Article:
The New York Mets have actually been pretty awesome when it comes to making trades for first basemen. They robbed the Toronto Blue Jays in the 1990s for John Olerud. The same happened with the Florida Marlins in the 2000s when they acquired Carlos Delgado. Even way back in the 1960s we could consider Donn Clendenon a part-time first baseman in 1969.
As far as impact and results go, nothing compares to the other big trade for a first baseman. On June 15, 1983, an outcast former MVP and still very productive Keith Hernandez was traded to the Mets. The franchise would never be the same.
The best Mets trade for a first baseman landed them Keith Hernandez in 1983
The Mets were not ready to win 1983. Hernandez was one of the pieces to push them a little bit closer. At that year’s trade deadline, Hernandez’s off-field issues led the St. Louis Cardinals to deal away the star first baseman still very much in his prime.
Amazingly, it didn’t cost all that much. Neil Allen and Rick Ownbey went to the Cardinals in the trade. Hernandez, a .284/.352/.431 hitter at the time the trade occurred, would get even better in his first 95 games for the Mets in 1983. He’d slash .306/.424/.434 for them and once again receive mild MVP consideration plus a Gold Glove.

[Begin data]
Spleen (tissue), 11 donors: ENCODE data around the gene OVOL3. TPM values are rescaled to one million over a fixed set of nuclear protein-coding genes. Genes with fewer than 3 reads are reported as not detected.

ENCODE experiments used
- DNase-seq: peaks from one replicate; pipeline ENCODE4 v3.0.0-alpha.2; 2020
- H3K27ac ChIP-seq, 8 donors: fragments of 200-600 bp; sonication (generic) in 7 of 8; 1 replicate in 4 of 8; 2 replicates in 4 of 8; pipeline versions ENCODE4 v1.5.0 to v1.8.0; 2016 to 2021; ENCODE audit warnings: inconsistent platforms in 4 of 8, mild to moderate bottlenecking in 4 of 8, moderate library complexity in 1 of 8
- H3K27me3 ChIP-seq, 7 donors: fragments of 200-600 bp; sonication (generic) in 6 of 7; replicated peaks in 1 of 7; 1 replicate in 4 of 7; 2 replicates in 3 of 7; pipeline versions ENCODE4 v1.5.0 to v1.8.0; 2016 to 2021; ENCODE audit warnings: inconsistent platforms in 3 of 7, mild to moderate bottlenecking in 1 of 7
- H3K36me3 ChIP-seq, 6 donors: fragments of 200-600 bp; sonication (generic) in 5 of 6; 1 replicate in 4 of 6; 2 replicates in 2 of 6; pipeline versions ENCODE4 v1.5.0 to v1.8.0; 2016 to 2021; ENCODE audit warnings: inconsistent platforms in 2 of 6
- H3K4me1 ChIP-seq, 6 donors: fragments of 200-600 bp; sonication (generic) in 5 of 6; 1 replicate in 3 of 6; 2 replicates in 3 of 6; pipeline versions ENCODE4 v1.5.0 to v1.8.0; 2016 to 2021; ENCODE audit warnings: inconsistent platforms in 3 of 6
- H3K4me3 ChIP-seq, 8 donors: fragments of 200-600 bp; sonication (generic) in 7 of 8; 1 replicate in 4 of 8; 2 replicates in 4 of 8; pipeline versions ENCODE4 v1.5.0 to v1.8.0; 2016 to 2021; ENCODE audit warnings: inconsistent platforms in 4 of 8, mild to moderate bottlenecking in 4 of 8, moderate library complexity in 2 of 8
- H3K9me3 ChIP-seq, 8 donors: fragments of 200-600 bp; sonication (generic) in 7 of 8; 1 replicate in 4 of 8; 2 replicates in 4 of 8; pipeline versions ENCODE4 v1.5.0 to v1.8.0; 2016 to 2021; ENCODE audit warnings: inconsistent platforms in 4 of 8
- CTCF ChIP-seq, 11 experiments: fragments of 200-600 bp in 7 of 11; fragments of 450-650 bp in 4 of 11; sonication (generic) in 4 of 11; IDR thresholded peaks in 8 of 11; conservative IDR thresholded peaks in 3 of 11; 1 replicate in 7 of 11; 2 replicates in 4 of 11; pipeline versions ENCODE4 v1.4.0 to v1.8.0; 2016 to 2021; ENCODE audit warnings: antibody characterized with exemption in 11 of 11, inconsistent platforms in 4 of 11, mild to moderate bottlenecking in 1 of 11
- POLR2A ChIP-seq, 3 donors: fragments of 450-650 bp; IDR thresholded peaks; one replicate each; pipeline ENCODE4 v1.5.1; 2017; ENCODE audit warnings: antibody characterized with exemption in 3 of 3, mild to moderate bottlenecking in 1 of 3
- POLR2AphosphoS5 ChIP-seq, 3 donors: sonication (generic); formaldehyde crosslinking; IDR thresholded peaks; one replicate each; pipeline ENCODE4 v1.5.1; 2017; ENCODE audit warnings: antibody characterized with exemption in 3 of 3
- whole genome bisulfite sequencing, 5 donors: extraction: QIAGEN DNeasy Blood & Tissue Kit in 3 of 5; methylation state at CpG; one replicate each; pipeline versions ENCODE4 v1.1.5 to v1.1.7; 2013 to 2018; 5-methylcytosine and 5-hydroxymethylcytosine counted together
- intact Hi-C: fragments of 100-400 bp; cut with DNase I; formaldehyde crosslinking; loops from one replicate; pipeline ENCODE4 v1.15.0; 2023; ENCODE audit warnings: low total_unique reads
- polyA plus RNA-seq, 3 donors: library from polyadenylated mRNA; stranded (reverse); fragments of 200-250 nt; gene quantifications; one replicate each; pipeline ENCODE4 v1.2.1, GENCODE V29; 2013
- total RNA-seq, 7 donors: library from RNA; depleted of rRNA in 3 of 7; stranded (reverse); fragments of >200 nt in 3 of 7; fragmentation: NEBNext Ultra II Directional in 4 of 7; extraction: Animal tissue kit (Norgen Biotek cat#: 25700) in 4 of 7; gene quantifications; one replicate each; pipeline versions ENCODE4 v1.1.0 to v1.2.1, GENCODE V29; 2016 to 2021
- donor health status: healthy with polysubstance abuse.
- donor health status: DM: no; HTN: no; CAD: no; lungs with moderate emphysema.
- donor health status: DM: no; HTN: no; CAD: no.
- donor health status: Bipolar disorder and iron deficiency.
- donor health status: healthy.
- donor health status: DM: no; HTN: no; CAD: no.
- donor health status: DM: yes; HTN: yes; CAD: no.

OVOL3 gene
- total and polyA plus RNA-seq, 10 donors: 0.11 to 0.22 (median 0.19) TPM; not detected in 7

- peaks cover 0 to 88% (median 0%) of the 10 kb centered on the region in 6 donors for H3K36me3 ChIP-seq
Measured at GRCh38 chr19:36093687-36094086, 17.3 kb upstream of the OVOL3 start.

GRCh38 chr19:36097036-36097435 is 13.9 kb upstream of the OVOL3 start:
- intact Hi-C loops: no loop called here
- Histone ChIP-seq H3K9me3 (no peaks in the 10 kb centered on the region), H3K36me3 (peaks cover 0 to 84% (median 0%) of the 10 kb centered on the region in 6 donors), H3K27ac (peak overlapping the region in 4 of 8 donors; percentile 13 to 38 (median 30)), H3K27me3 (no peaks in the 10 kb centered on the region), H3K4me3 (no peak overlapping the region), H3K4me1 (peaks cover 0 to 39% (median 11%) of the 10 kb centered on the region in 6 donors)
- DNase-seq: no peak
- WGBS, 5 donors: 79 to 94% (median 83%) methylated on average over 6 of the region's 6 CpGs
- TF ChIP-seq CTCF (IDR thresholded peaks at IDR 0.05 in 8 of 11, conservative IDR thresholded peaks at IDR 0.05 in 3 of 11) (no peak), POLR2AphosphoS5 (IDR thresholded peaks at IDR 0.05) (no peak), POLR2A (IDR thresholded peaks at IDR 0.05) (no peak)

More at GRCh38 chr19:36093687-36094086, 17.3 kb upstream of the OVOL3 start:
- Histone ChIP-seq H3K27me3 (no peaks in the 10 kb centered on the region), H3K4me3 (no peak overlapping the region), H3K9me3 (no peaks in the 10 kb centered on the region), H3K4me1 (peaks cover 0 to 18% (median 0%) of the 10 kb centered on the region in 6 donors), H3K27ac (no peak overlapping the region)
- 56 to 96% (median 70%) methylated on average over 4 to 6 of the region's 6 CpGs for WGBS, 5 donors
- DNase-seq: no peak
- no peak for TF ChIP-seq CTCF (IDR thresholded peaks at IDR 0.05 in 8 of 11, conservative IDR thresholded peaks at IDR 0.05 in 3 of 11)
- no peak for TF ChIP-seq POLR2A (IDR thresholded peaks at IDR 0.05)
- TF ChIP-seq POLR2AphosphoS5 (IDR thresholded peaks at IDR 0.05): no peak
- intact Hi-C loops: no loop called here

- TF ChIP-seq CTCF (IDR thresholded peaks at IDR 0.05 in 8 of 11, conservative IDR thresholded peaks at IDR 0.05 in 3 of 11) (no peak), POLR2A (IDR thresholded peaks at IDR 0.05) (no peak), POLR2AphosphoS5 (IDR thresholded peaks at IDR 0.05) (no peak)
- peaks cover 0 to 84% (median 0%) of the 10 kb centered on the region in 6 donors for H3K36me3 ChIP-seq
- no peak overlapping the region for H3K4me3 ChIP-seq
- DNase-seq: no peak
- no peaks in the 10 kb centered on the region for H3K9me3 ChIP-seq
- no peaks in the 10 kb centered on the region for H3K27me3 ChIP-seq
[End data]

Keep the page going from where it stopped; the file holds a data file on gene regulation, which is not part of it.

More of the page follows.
Fans who weren’t alive in the 1980s to understand Hernandez’s impact still get it. He is talked about glowingly by his teammates. If you watched the Once Upon a Time in Queens documentary on ESPN, it was confirmed by numerous teammates how it was Keith who was the real leader behind the scenes. This was already known yet to hear about it more than 30 years after the fact confirms the legacy he left with the Mets.
Hernandez would spend a total of six and a half years in New York, frequently hitting over .300. His second season with the team included a runner-up finish in the MVP race. Taking a chance on him, a guy whose life slipped off the tracks, paid off.
It all culminated in the 1986 World Series with Hernandez helping to lead the team to the postseason and the eventual chaos on the field at Shea Stadium after Game 7. He was the first big trade acquisition to kick start the Golden Age of Mets baseball. It led to the team picking up Gary Carter and building around them with young stars and other veterans such as Ray Knight and Bob Ojeda in separate deals that worked out well for the Amazins.